Part of this section was also plowed. You can see the gate in the back, where the tractor and plow would have entered. The plow was dropped starting along the trees on the right. Why there, I have no idea. There hasn’t been garden there since I was a babe. My parents did try gardening here, when they first moved the garden closer to the house (it used to be way out by the car graveyard, when my parents first moved out here). As I child, I remember when the area that has the trees right, now, was a cabbage patch. The area the dirt pile is on now was no longer being used by then. I remember asking my mother why they stopped using this section, and she told me it was too rocky.

Considering how many rocks are everywhere else, that’s saying a lot! πŸ˜€

Anyhow, I still wonder why the plowing was starting that far back, but then, my sister thinks the person who did it was drunk at the time, so who knows? The furrows mean it’s another area for the push mower, though the section to the right is flat enough for the riding mower.

I was even able to do some mowing among the trees, to open up some of the paths. The plants at the bottom of the dead spruce tree in the left foreground bloom beautifully, so I’m making sure to leave them be. I’ll have to do the rest of the area around the trees with the weed trimmer.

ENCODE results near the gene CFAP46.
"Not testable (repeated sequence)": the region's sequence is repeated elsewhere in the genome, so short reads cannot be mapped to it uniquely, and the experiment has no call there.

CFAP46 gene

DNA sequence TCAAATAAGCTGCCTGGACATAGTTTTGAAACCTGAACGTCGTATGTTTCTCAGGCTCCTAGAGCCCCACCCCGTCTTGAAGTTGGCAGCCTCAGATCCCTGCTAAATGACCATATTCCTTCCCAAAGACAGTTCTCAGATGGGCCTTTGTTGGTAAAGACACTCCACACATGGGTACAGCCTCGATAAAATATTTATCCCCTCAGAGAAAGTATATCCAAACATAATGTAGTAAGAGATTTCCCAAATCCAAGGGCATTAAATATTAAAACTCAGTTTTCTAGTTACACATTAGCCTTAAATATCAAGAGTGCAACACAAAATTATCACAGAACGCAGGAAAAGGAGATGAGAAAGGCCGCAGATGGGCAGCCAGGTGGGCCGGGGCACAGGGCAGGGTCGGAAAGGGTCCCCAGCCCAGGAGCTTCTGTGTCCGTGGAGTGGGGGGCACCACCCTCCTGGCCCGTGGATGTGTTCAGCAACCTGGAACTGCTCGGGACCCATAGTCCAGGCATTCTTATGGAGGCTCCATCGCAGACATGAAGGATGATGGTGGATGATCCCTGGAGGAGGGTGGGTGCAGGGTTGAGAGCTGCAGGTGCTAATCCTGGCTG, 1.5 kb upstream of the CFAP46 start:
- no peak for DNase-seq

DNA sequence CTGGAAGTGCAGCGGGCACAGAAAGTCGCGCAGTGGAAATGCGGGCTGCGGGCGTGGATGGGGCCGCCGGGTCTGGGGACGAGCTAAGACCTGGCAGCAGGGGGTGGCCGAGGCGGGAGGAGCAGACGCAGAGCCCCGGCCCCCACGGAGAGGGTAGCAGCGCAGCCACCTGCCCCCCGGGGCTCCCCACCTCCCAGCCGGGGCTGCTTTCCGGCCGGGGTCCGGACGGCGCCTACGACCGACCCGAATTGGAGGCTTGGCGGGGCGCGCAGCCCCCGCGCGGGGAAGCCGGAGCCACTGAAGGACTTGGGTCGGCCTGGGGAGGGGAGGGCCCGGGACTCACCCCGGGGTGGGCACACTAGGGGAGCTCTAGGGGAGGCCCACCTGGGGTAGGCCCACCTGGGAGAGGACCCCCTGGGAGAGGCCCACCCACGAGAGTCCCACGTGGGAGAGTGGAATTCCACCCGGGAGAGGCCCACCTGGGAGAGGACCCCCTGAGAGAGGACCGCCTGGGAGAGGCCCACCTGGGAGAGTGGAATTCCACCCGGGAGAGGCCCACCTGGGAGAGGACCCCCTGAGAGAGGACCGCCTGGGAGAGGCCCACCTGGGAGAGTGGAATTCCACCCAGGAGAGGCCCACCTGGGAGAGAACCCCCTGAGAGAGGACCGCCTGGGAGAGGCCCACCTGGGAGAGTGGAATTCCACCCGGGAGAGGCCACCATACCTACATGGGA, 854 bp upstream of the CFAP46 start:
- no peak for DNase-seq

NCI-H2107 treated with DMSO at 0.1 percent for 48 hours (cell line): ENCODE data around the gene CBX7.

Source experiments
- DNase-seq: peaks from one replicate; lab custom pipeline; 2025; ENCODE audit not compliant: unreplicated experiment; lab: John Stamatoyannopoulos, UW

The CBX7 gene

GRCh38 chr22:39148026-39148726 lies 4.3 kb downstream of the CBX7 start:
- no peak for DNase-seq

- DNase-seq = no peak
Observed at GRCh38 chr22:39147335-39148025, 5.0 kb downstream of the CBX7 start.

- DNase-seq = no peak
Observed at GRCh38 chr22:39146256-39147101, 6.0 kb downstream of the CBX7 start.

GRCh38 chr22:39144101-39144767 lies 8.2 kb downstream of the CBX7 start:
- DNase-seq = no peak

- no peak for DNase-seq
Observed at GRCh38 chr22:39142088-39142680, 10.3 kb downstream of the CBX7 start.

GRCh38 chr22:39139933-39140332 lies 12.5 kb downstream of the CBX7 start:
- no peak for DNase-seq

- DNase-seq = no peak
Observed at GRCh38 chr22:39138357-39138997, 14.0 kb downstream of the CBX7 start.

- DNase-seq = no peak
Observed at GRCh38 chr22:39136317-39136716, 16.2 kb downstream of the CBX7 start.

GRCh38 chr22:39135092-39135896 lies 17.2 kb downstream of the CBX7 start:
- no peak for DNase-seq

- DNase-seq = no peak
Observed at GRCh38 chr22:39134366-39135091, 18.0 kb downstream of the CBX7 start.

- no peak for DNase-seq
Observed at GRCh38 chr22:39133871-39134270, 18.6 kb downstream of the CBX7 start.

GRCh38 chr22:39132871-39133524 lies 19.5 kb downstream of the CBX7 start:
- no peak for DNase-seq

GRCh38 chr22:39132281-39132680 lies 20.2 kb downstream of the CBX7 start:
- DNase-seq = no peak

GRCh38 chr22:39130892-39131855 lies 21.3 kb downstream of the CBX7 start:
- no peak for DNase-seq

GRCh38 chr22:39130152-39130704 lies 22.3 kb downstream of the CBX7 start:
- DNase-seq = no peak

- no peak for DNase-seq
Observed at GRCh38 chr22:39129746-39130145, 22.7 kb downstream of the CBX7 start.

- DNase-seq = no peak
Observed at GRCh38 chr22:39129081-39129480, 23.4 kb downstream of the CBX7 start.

Mid term goal is to plant low growing ground covers that we can walk on in the paths, while in between the trees will be a combination of ground cover and flowers, with one exception. The morel mushroom spawn my husband got for me for Christmas will be “planted” under one of the elms in the maple grove. He also got giant puffball spawn for me, too, but they like to grow among grass, not under any particular type of tree. I still haven’t quite decided what area I want to inoculate with those, yet. Just somewhere we won’t be going over with the mower.

That is not the only thing I have to figure out where to put. We also have these.

These are the Jiffy pellets we planted the Hopi Black Dye sunflowers in, some 2 months ago. The one that had sprouted got transplanted into the old kitchen garden. When a second one suddenly sprouted, almost a week later, I transplanted it a short distance away.

That made me curious enough to look at the rest of the pellets. I haven’t been watering the tray they were in, but when I lifted some of them up, I saw roots! No sprouts, just roots.

So I moved them all onto one of the baking sheets we got to hold the Solo cups we were using to start seeds, and added water.

Almost overnight, more started to sprout.

Currently, there are 7 new sprouts!

Why did it take these so long to sprout? Especially when the ones that were direct sown, in far less ideal conditions, sprouted so quickly??

And what will we do with them? At this point, I don’t think there’s enough growing season for them to fully mature, but now that they’re finally germinating, I don’t want to just toss them. Also, there’s no more room for sunflowers in the old kitchen garden, and the space they would have gone into in the garden got the Mongolian Giants transplanted into it, since these hadn’t sprouted at all at the time, and we thought they were a lost cause.